The weird world of Danganronpa: a starter guide

2017 is a big year for the Danganronpa series. The first two games made their way to the PlayStation 4, Danganronpa Another Episode: Ultra Despair Girls showed up on the PlayStation 4 and PC, a tech demo made its way to the PlayStation VR worldwide and the third installment is showing up everywhere in every region this year. This means it is a good time to consider enrolling in Hope’s Peak Academy. School is in session!

What is Danganronpa?

Danganronpa is a series of games that mashes up elements from point-and-click adventures and courtroom simulations. Players always find themselves in the role of a high school student trapped in a school. The only way to escape is to try and kill a classmate. However, an investigation and trial are held whenever this happens, as the people who remain would die while the murderer escapes. Since we are typically following a good protagonist, this means our character is trying to find the murderers to stay alive until some sort of safe escape can be attempted.

This means most traditional Danganronpa games follow a set progression. There is a School Life portion of the game, where you can wander around the school to learn more about your situation and get to know your fellow classmates. Building bonds with them through conversations and giving gifts can unlock skills to help you during trials. After a few in-game days, a murder will occur. This kicks off an investigation period ahead of the Class Trial, where you explore your vicinity to collect testimony and find evidence. After everything of value has been found, the Trial begins. You then use evidence to fire Truth Bullets to pierce arguments, play some minigames and expose the murderer. The process repeats until your way to freedom.

How many Danganronpa adventures are there?

There are three main games that follow the traditional formula so far. Each one of these is divided up into school life, investigation and class trial portions. While the first two are directly tied to one another and should be played consecutively, the third game is a stand-alone property that does not require any prior knowledge.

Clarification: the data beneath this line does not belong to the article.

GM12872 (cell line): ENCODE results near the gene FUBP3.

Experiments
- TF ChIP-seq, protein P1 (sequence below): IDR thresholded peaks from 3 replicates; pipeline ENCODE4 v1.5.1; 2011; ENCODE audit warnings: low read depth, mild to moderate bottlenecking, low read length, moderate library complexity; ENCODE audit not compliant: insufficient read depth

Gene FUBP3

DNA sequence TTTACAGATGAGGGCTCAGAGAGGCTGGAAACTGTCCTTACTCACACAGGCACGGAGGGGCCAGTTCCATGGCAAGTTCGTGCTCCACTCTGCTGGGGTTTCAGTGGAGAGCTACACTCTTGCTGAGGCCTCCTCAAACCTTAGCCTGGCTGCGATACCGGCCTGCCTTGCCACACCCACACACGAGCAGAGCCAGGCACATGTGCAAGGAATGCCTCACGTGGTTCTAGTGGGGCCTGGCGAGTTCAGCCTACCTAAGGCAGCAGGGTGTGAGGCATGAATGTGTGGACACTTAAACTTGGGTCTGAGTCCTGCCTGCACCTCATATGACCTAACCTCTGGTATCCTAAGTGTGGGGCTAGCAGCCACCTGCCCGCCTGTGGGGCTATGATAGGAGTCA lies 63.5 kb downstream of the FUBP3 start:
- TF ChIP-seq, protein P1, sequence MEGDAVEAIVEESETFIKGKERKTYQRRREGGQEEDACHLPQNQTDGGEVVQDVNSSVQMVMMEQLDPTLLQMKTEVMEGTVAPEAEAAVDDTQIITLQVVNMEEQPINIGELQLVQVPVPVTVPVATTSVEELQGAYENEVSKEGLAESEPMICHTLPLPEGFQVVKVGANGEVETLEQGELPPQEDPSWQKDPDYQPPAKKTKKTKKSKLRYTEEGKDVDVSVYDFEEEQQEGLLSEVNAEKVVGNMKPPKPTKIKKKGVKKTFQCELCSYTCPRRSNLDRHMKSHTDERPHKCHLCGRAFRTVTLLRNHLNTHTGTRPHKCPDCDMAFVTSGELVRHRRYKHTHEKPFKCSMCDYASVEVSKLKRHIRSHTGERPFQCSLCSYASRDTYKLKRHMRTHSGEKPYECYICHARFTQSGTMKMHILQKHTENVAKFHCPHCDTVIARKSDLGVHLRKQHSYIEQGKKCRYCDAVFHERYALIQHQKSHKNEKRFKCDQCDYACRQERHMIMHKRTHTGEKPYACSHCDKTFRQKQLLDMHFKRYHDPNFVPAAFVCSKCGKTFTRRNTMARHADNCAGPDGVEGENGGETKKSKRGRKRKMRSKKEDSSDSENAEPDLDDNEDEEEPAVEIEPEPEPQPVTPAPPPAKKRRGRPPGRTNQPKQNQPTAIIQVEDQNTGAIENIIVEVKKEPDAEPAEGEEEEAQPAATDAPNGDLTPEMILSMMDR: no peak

Danganronpa: Trigger Happy Havoc (PlayStation Portable, 2010)

The Danganronpa series is seven years old already! That’s pretty crazy, right? Well, it did not arrive in other regions until 2014, when the PlayStation Vita port was released, so it is easy to forget how old it actually is. This PSP, PS4, Vita, PC, and mobile game kicked things off with a young man named Makoto attending Hope’s Peak Academy, a school where the best of the best learn. He’s an ordinary student picked in a drawing to enter, thus making him the Ultimate Lucky Student. Shortly after entering, he passes out and awakes in a locked down school with 14 other students. Monokuma appears to say they are trapped there forever, unless they attempt to graduate by getting away with murdering a classmate.

Danganronpa 2: Goodbye Despair (PlayStation Portable, 2012)

In a way, it is a blessing that it took so long for Danganronpa: Trigger Happy Havoc to come west, because it meant the direct sequel followed shortly after. While Danganronpa 2: Goodbye Despair debuted on the PSP, the PlayStation Vita version was the first one we saw in 2014. It has since been followed by PC and PS4 ports worldwide. This installment takes a group of 16 Hope’s Peak Academy students and their teacher, a rabbit robot named Usami, to Jabberwock Island for a school trip where they form bonds with one another. The problem is, Monokuma shows up to turn it into a killing game. Once again, you attempt to survive and escape the island, all while pointing out the killers when they appear.